When I sat down to pen this review of Animal Crossing: New Leaf, the latest Animal Crossing game on the Nintendo 3DS, I found it wasn’t as easy as I thought it would be. Animal Crossing is less of a game and more of an experience. Unlike most games, Animal Crossing has no set goal. There isn’t a princess to rescue, or a planet to save. It’s just you and the villagers in your town sharing a life that happens in real time.
The game starts with your character riding a train to make a new start in a new town. After a while, a cat named Rover comes over and asks you your name, what town you’re going to and what it looks like. Your responses become your character’s name, your town name, and the layout of your town. I like the way Nintendo set this up. Instead of just choosing stuff from a menu, you’re interacting with a character from the start. After a few more questions that determine what your character looks like and what gender they are, you step off the train into your town.
I say “your town” because as you step off the train the animal villagers welcome their new mayor, you! The secretary to the mayor, Isabelle, the adorable yellow Shih Tzu, explains that the new mayor sent her a letter saying that he/she would be stepping of the train you were on, since you were the only person to step off, that makes you the new mayor. This mayoral business is actually new to the Animal Crossing series and implements a few interesting features, which really add to the feeling of being in charge of the town. As mayor, gamers can enact policies can affect things such as how quickly plants grow and how late shops are open. Mayors can also create public projects like bridges, signposts and even new shops. The projects require funds, which will be partially donated by the townsfolk over time, but if you want the project completed sooner, you’ll have to fund the project yourself.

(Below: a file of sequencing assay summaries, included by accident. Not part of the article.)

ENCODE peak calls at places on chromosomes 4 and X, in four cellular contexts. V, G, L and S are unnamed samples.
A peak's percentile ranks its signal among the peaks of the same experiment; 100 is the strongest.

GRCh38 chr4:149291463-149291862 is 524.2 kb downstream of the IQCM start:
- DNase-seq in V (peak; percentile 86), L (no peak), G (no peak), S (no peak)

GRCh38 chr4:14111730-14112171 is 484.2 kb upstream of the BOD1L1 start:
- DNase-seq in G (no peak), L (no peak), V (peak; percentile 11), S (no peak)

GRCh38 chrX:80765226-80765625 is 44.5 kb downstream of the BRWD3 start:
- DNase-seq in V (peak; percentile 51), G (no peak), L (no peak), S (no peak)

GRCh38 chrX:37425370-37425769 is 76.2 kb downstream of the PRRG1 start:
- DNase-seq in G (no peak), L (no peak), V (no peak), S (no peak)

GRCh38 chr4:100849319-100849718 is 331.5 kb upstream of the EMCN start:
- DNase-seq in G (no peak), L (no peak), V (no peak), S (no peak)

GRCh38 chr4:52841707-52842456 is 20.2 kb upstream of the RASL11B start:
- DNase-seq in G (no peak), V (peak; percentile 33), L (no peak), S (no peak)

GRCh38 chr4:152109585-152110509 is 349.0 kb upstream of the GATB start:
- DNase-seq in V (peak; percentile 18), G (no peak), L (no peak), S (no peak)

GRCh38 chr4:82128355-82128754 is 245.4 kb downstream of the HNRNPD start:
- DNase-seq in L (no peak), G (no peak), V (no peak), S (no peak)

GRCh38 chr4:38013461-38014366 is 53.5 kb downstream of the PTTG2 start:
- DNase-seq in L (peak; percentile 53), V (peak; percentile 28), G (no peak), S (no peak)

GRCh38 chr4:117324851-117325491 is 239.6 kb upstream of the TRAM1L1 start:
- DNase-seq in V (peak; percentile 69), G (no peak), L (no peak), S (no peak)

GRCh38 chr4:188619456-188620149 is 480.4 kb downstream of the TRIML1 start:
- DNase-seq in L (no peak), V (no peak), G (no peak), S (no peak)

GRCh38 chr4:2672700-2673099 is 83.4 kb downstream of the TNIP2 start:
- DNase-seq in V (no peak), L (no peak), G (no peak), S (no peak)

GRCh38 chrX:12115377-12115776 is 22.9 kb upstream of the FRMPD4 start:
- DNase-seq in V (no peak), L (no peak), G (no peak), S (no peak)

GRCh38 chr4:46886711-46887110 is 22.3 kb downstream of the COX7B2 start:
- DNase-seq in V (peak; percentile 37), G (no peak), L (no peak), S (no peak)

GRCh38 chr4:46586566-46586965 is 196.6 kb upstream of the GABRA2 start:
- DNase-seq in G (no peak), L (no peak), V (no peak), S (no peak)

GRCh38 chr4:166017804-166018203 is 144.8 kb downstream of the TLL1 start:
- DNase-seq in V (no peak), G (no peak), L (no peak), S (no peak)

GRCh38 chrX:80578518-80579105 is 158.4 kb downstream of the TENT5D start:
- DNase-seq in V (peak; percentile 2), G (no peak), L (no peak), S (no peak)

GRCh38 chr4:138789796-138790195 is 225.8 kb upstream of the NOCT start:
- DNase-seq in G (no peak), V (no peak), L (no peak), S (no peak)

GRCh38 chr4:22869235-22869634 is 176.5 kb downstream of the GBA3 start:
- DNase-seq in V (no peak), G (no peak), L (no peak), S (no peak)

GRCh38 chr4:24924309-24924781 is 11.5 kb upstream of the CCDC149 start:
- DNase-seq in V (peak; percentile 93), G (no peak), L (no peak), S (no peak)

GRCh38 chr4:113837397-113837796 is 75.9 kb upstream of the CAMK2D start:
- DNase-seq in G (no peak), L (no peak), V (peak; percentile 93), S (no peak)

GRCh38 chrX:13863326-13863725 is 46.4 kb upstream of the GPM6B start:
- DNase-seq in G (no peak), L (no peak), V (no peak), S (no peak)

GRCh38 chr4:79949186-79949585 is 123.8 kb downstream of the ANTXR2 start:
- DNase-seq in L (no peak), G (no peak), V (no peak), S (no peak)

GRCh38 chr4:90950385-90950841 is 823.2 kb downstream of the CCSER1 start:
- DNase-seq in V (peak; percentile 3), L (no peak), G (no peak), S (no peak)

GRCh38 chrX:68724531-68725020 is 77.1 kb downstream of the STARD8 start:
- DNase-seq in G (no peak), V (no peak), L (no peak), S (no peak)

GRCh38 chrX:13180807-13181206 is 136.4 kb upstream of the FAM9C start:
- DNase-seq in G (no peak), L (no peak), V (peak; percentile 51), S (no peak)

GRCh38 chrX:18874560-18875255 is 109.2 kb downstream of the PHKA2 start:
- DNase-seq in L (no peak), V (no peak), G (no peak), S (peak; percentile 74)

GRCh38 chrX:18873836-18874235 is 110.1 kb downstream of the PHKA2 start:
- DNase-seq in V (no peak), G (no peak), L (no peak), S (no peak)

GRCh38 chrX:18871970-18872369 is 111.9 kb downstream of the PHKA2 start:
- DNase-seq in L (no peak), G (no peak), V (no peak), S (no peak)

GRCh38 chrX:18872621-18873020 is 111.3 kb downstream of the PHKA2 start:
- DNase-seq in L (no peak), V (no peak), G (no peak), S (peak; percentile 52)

Don’t spend all your money on projects, though, as you’ll also need it to buy a house, furniture, clothes, hats, and more. The best way to make money in the world of Animal Crossing is to catch and sell bugs and fish. In addition to the usual tools, axes, shovels, slingshots, watering cans, nets and fishing poles, there’s also a few new items. There’s the diving suit, which lets player dive for rare sea life and the megaphone, which uses the 3DS microphone to find villagers by saying their name. I think these new features are really fun and add new depth to the game.
A couple of the new things that were added in New Leaf included two new animal villager species, hamster and deer, new villager personality types, the ability to scan QR Codes to make outfits and patterns, and a tropical island with rare bugs and items ran by the retired mayor, Tortimer.
Overall, Animal Crossing: New Leaf is a great installment in the series. It adds new features without sacrificing the charm and personality that made previous entries great. The writing, in particular, is brilliant, having a charming quirkiness to it. I’m hesitant to reveal all the new things added to the game, as though slowly unlock over time. I thoroughly recommend picking up this game as soon as possible.